When recently prompted with the question, “who do you think should throw the towel in?,” my first thought was that after this Saturday night in his bout with undefeated WBO featherweight champion and rising star “Mikey” Garcia (31-0, 26 KO’s) of Oxnard, California, Juan Manuel “Juanma” Lopez (33-2, 30 KO’s) should likely be considered a worthy candidate.
For many a boxer has had periods of inactivity following a loss or otherwise to come back better than ever, however, based on the way Lopez appeared after getting whacked by Orlando Salido not once but twice, he may be in danger of catastrophic injury of the long term variety. He just looks like damaged goods despite his recent victories against confidence building nobodies.
That’s not to say you can’t teach an old dog new tricks to avoid punishment, but the Lopez Camp never made any type of adjustments in their second go-round with Salido, nor have they to this day. So to think that he would avoid getting pummeled by the man who pummeled Salido is beyond me.
Primarily Lopez doesn’t feature sufficient head movement whether for defensive or offensive purposes, so that unless he inflicts damage first he’s a sitting duck. This not only on paper as regards this weekends scheduled encounter set to take place at the American Airlines Center in Dallas, Texas, but in reality as concerns facing any A-level or elite fighter.
And that’s the thing. Will there be any regrets regarding the decision to continue his boxing career? We’ll find out shortly but truth be told some fighters can take it while others can’t, so that quite adversely affected upon getting hit flush “Juanma” seems to fall into the latter category.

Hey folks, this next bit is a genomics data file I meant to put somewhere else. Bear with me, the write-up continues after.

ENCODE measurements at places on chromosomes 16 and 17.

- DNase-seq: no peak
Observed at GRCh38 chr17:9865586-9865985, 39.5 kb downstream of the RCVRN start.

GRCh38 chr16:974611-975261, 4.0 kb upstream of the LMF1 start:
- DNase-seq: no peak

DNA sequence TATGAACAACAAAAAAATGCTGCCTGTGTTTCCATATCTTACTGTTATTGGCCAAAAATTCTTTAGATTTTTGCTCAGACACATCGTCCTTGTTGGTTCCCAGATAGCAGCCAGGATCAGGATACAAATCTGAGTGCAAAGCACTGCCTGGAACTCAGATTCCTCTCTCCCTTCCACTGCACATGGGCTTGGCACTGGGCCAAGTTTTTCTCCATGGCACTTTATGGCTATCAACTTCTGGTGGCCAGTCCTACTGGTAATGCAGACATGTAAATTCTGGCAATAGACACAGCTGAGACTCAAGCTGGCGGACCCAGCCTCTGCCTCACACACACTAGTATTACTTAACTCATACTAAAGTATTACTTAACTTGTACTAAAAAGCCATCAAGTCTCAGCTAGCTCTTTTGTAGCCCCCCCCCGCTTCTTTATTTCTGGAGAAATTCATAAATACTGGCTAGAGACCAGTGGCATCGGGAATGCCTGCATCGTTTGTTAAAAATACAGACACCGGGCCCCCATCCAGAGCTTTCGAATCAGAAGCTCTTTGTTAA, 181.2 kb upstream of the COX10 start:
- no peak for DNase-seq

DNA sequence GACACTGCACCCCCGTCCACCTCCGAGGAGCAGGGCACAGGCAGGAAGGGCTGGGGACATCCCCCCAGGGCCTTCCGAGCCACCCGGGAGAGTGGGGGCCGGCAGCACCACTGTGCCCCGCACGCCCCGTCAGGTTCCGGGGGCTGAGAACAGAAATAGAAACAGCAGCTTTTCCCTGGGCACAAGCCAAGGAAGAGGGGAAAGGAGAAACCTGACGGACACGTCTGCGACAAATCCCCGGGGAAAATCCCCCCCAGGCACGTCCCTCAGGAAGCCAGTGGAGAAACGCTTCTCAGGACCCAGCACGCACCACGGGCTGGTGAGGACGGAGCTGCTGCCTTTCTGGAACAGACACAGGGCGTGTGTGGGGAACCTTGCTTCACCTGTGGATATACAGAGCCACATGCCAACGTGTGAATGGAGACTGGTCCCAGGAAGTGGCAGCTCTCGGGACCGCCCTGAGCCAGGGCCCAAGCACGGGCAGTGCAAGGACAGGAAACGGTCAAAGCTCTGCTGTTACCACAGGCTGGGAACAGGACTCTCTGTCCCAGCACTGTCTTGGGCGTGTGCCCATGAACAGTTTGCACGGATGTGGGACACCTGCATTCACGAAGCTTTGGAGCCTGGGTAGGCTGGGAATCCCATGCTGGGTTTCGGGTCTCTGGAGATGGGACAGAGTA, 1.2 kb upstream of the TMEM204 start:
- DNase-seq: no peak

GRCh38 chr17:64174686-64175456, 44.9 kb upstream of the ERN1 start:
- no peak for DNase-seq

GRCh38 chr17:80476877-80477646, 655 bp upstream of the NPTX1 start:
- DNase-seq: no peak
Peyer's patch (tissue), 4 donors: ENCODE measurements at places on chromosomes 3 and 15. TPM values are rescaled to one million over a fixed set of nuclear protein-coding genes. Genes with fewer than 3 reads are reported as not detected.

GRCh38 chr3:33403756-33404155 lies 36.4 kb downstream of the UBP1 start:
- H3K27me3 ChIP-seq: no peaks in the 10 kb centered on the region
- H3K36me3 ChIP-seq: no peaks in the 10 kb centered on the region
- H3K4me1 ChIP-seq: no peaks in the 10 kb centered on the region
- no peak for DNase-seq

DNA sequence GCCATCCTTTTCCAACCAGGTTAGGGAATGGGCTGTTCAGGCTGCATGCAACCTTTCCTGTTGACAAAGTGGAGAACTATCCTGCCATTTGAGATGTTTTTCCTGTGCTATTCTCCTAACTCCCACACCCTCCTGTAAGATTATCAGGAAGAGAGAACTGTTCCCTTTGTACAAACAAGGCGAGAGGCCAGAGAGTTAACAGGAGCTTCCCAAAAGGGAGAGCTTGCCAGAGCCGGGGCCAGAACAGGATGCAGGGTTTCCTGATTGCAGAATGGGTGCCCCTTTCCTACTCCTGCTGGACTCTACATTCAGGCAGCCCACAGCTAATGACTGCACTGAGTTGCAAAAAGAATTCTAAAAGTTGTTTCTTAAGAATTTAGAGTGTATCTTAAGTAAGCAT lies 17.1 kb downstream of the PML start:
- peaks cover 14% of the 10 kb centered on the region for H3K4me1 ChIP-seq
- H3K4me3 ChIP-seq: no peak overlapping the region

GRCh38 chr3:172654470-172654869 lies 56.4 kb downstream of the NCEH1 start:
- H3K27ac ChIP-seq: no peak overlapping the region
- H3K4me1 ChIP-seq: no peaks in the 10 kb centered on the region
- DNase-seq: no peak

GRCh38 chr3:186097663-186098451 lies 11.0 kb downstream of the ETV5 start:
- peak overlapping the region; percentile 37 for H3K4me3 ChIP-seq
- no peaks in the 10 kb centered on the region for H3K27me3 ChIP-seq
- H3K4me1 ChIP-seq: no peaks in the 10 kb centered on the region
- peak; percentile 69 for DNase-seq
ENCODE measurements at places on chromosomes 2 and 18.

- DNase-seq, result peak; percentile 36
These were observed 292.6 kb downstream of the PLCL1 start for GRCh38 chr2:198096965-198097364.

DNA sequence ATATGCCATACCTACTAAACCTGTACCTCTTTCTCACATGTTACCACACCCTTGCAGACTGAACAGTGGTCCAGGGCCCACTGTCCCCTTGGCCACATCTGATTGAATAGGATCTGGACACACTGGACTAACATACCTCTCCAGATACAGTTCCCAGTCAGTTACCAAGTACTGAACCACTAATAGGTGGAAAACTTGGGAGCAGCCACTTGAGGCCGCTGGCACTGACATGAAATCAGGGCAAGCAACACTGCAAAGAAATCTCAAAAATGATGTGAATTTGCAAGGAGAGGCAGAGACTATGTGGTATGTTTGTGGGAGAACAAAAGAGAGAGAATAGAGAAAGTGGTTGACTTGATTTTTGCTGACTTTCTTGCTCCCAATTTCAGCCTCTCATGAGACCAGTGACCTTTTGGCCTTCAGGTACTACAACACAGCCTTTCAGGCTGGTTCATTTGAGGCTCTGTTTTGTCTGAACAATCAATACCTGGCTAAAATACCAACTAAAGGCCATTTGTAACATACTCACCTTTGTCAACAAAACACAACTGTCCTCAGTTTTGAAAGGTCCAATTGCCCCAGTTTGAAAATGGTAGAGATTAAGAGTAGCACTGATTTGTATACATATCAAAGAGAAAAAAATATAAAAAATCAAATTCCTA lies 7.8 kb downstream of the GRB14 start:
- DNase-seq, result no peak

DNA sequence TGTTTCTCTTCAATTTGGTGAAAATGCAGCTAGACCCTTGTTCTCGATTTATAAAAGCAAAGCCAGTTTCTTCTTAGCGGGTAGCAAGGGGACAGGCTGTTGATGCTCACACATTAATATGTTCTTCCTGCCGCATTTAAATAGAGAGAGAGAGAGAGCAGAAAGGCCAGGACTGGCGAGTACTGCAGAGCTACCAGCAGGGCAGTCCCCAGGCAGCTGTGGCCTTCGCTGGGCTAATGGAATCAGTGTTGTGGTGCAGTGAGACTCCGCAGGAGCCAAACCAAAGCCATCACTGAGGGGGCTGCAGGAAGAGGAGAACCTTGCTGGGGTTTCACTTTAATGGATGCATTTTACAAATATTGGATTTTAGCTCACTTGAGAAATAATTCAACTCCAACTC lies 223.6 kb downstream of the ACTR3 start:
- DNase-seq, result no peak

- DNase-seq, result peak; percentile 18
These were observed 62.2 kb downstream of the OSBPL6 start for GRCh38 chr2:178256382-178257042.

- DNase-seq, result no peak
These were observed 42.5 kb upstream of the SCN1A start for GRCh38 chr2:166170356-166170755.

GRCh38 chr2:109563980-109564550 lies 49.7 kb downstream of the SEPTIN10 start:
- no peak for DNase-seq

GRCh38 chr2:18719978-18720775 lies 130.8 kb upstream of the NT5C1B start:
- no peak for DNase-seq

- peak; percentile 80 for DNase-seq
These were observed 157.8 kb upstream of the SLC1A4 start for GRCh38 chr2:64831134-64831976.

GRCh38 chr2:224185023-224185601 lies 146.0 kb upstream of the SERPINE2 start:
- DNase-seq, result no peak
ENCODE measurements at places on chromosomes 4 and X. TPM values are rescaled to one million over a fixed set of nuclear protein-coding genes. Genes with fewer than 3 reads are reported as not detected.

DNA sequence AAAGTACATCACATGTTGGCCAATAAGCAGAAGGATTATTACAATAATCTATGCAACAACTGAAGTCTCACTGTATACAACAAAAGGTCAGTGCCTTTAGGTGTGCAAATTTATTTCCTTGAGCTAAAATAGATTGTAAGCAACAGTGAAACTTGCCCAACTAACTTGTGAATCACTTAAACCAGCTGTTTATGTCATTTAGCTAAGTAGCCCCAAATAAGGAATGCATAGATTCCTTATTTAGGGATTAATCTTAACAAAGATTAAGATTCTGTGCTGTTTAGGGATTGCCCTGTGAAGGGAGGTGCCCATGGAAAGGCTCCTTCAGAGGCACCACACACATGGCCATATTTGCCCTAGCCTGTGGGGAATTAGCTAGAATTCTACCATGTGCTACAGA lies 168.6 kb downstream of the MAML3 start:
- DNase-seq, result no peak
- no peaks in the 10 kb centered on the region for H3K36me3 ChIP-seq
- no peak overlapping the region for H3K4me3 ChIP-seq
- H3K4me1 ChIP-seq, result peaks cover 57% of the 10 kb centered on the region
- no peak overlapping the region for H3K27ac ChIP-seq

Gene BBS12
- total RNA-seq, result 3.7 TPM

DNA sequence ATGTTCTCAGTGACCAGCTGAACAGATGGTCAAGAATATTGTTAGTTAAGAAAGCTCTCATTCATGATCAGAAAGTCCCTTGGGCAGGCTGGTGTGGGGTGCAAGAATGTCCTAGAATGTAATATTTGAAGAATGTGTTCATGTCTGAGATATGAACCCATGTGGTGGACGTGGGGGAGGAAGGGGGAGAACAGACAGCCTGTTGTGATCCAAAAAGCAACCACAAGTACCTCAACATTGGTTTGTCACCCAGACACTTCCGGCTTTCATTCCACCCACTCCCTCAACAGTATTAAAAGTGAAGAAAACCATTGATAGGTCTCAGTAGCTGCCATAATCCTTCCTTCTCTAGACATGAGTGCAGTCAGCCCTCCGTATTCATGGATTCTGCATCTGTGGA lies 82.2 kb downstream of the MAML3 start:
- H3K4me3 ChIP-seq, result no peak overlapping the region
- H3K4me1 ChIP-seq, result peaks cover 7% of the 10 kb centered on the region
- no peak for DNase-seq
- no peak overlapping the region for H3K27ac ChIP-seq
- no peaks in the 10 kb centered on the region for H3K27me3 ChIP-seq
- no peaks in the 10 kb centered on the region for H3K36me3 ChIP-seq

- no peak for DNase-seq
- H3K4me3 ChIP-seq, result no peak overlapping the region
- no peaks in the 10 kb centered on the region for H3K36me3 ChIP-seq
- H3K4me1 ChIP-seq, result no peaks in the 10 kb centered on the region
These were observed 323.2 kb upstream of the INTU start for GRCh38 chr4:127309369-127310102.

To be sure, not only did he not know where he was subsequent to suffering his kayo loss at the hands of the Mexican Salido, but delirious to say the least he would come up with as farfetched a story as one could conjure regarding the outcome.
Without the slightest substantiation whatsoever, Lopez out of thin air would allege that both referee Roberto Ramirez Jr. as well as Sr., the father and son team who would respectively oversee bouts 1 and 2 with Salido, had a serious gambling problem.
Taking it a step further, “Juanma” would stick his foot even deeper in his mouth by alluding to a scheme by Sr. to stop the second bout so as to ensure cashing in on a bet. This would lead to a proposed 1-year suspension as well as $10,000 fine.
Of course Lopez had just been brutally knocked out and perhaps shouldn’t have been interviewed under such circumstances, but the fact is that many a boxer has been interviewed under the same set of conditions and I don’t ever recall such far flung accusations being made.
That aside, you can throw out Lopez’s two aforementioned set-up fights, as he’s in against a surging Garcia who looks like the goods. If Lopez doesn’t get seriously stretched in the early portions of this fight with his aggressive come forward style, then I’m off base and need to re-evaluate my perspective on the Puerto Rican.
Other than that, look for undefeated junior welterweight prospect Terence Crawford (20-0, 15 KO’s) in the co-main event to put on a sound fundamental showing if not a clinic against Mexican opponent Alejandro Sanabria (34-1-1, 25), the kind of showing worthy of champions.
This native of Omaha, Nebraska after a dominant performance against the ever dangerous Breidis Prescott looks to be on his way, grounded in the basics as are those of who reside at the highest levels of the sport, whereas those not so well-versed could be found elsewhere.